US5445264 *Apr 18, 1994Aug 29, 1995Toyo Chemical Co., Ltd.Floppy disk accommodation device
US5650596 *Aug 5, 1994Jul 22, 1997Surgical Resources, L.L.C.Automatic surgical sponge counter and blood loss determination system
US5658077 *Mar 14, 1995Aug 19, 1997Hoftman; Moshe M.Sponge counting bag
US6622861Feb 20, 2001Sep 23, 2003Jeffrey C. BrownNeuro-cottonoid dispensing device and system
US6998541Apr 11, 2003Feb 14, 2006Clearcount Medical Solutions, Inc.Automatic surgical sponge counter and blood loss determination system
US7252195Aug 27, 2002Aug 7, 2007Church & Dwight Co., Inc.Container with lid adapted to support a cleaning pad and packaging containing the same
US7501948Sep 29, 2005Mar 10, 2009Lone Star Ip Holdings, LpInterrogation system employing prior knowledge about an object to discern an identity thereof
US7541933Aug 13, 2007Jun 2, 2009Veroscan, Inc.Interrogator and interrogation system employing the same
US7557711May 11, 2007Jul 7, 2009Veroscan, Inc.Interrogator and interrogation system employing the same
US7671744Aug 13, 2007Mar 2, 2010Veroscan, Inc.Interrogator and interrogation system employing the same
US7755491Aug 8, 2008Jul 13, 2010Veroscan, Inc.Interrogator and interrogation system employing the same
US7760097Feb 17, 2006Jul 20, 2010Veroscan, Inc.Interrogator and interrogation system employing the same
US7764178Aug 13, 2007Jul 27, 2010Veroscan, Inc.Interrogator and interrogation system employing the same
US7893840Aug 13, 2007Feb 22, 2011Veroscan, Inc.Interrogator and interrogation system employing the same
US8063760Aug 13, 2007Nov 22, 2011Veroscan, Inc.Interrogator and interrogation system employing the same
US8105296Oct 12, 2005Jan 31, 2012Clearcount Medical Solutions, Inc.Automatic surgical sponge counter and blood loss determination system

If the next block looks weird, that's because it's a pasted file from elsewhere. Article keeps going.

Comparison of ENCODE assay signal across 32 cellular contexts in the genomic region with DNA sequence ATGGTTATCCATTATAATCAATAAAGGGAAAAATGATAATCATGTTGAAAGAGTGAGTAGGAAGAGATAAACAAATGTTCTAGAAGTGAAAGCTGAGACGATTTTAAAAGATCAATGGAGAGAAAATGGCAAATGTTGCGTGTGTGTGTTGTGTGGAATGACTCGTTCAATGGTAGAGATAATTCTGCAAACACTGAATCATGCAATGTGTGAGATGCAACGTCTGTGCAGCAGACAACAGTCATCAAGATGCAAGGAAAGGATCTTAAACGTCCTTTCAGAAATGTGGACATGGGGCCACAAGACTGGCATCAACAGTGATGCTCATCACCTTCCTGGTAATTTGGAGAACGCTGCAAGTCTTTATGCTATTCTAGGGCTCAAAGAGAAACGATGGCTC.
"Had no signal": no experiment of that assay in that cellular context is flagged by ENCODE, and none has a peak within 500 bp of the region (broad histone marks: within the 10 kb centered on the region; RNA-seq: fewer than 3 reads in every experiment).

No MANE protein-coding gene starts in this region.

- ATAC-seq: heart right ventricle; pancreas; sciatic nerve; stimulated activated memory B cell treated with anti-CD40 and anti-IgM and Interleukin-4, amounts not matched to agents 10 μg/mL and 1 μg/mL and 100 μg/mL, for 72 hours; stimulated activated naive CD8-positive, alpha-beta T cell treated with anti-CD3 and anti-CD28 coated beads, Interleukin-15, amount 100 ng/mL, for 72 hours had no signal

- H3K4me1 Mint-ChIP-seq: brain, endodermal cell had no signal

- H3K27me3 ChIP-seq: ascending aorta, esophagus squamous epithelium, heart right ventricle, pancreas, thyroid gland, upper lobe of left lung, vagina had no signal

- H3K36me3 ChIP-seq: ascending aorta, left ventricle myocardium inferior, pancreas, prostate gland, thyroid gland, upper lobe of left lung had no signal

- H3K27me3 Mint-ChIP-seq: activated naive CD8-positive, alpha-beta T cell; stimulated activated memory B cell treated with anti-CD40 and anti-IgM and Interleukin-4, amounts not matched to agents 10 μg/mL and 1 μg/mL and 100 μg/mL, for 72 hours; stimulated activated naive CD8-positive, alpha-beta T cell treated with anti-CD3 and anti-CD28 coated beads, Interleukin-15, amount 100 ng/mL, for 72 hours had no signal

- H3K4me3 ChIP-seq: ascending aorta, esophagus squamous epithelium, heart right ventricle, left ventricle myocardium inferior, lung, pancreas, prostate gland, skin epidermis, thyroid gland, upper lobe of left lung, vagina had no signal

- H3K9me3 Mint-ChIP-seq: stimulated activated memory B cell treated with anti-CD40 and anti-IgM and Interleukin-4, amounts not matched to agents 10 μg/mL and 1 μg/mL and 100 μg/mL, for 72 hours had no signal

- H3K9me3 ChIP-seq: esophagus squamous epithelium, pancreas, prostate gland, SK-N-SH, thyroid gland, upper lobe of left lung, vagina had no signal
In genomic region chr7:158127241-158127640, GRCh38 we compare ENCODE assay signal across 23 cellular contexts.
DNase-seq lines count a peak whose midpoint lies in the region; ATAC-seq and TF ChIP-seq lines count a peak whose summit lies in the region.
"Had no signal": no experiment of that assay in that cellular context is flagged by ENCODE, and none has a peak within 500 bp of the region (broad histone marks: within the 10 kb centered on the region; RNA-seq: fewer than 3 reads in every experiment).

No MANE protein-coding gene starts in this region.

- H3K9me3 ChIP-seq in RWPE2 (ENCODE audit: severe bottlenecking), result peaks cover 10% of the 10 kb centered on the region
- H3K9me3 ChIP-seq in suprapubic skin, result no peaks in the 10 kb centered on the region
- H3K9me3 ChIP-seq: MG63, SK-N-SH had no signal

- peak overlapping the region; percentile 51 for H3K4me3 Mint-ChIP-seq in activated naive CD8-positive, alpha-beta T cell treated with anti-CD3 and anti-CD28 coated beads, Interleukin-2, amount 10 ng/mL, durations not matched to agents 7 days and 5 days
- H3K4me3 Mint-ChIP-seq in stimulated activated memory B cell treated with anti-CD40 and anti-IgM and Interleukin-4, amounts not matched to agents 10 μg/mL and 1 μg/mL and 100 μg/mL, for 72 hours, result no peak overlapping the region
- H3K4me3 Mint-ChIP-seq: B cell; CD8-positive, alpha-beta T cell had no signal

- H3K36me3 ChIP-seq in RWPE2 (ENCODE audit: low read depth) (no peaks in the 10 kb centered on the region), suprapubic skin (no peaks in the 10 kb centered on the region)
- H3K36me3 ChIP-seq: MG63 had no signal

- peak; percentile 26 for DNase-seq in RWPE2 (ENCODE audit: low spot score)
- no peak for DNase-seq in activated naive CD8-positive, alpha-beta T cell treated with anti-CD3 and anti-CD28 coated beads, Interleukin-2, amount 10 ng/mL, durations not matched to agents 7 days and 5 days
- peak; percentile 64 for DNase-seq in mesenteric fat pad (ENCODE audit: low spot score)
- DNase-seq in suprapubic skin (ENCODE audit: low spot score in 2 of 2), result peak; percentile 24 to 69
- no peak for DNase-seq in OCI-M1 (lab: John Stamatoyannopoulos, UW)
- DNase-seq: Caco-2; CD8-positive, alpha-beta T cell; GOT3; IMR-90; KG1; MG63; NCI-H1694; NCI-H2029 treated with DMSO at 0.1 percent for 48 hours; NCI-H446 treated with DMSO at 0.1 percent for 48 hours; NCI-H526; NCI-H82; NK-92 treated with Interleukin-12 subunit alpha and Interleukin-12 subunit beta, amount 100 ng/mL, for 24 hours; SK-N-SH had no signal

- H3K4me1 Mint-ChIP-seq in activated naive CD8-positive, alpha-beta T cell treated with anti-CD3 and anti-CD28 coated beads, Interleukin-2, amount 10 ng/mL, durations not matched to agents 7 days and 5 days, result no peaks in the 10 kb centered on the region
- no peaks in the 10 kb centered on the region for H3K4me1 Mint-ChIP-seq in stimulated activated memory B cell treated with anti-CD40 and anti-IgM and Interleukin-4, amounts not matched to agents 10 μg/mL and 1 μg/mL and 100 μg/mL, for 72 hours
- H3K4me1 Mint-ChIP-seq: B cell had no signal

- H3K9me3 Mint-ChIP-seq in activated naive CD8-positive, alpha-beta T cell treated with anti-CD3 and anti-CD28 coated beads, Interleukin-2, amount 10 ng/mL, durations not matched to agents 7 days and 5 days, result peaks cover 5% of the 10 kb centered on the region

US8174366Aug 13, 2007May 8, 2012Veroscan, Inc.Interrogator and interrogation system employing the same
US8181860Sep 13, 2007May 22, 2012Clearcount Medical Solutions, Inc.Apparatus and methods for monitoring objects in a surgical field
US8256674Mar 7, 2011Sep 4, 2012Clearcount Medical Solutions, Inc.Apparatus and methods for monitoring objects in a surgical field
US8279068Dec 13, 2011Oct 2, 2012Clearcount Medical Solutions, Inc.Automatic surgical sponge counter and blood loss determination system
US8479989Aug 29, 2012Jul 9, 2013Clearcount Medical Solutions, Inc.Apparatus and methods for monitoring objects in a surgical field
US8542717Aug 13, 2007Sep 24, 2013Veroscan, Inc.Interrogator and interrogation system employing the same
US8552869May 2, 2007Oct 8, 2013Veroscan, Inc.Interrogator and interrogation system employing the same
US8576076Oct 1, 2012Nov 5, 2013Clearcount Medical Solutions, Inc.Automatic surgical sponge counter and blood loss determination system
US8692140Mar 15, 2013Apr 8, 2014Surgitrac CorporationSurgical object and fluid monitoring system having highly sensitive and reliable detection of objects being placed in a container
US8704178Mar 15, 2013Apr 22, 2014Surgitrac CorporationContainer for surgical object and fluid monitoring system
US8948279Mar 3, 2005Feb 3, 2015Veroscan, Inc.Interrogator and interrogation system employing the same
US8963025Apr 7, 2014Feb 24, 2015Surgitrac CorporationSurgical object and fluid monitoring system having highly sensitive and reliable detection of objects being placed in a container
US8985446Jun 26, 2013Mar 24, 2015Stryker Combo L.L.C.Apparatus and methods for monitoring objects in a surgical field
US20130043155 *Apr 26, 2011Feb 21, 2013Paul HartleyPouch for medical instruments and devices
WO1989002726A1 *Sep 29, 1988Apr 6, 1989Anita Faith NormanSurgical container
Classifications
U.S. Classification206/362, 206/554, 206/286, 383/39, 206/806
International ClassificationA61B19/00, A61B19/02
Cooperative ClassificationY10S206/806, A61B2019/4821, A61B19/029
European ClassificationA61B19/02R8
Legal Events
DateCodeEventDescription
Feb 12, 1991FPExpired due to failure to pay maintenance fee
Effective date: 19901202
Dec 2, 1990LAPSLapse for failure to pay maintenance fees
Jul 3, 1990REMIMaintenance fee reminder mailed
Feb 1, 1989ASAssignment
Owner name: MANUFACTURERS HANOVER TRUST COMPANY, AS AGENT
Free format text: SECURITY INTEREST;ASSIGNOR:KENDALL COMPANY, THE;REEL/FRAME:005251/0007
Effective date: 19881027
May 2, 1986FPAYFee payment
Year of fee payment: 4
Mar 18, 1981ASAssignment
Owner name: KENDALL COMPANY,THE, WALPOLE, MASS. A CORP. OF DE.
Free format text: ASSIGNMENT OF ASSIGNORS INTEREST.;ASSIGNOR:PATIENCE DONALD;REEL/FRAME:003880/0721
Effective date: 19810306
Owner name: KENDALL COMPANY,THE, A CORP. OF DE., MASSACHUSETT
Free format text: ASSIGNMENT OF ASSIGNORS INTEREST;ASSIGNOR:PATIENCE DONALD;REEL/FRAME:003880/0721
Owner name: KENDALL COMPANY,THE, A CORP. OF DE., MASSACHUSETT
Free format text: ASSIGNMENT OF ASSIGNORS INTEREST;ASSIGNOR:PATIENCE DONALD;REEL/FRAME:003880/0721
Effective date: 19810306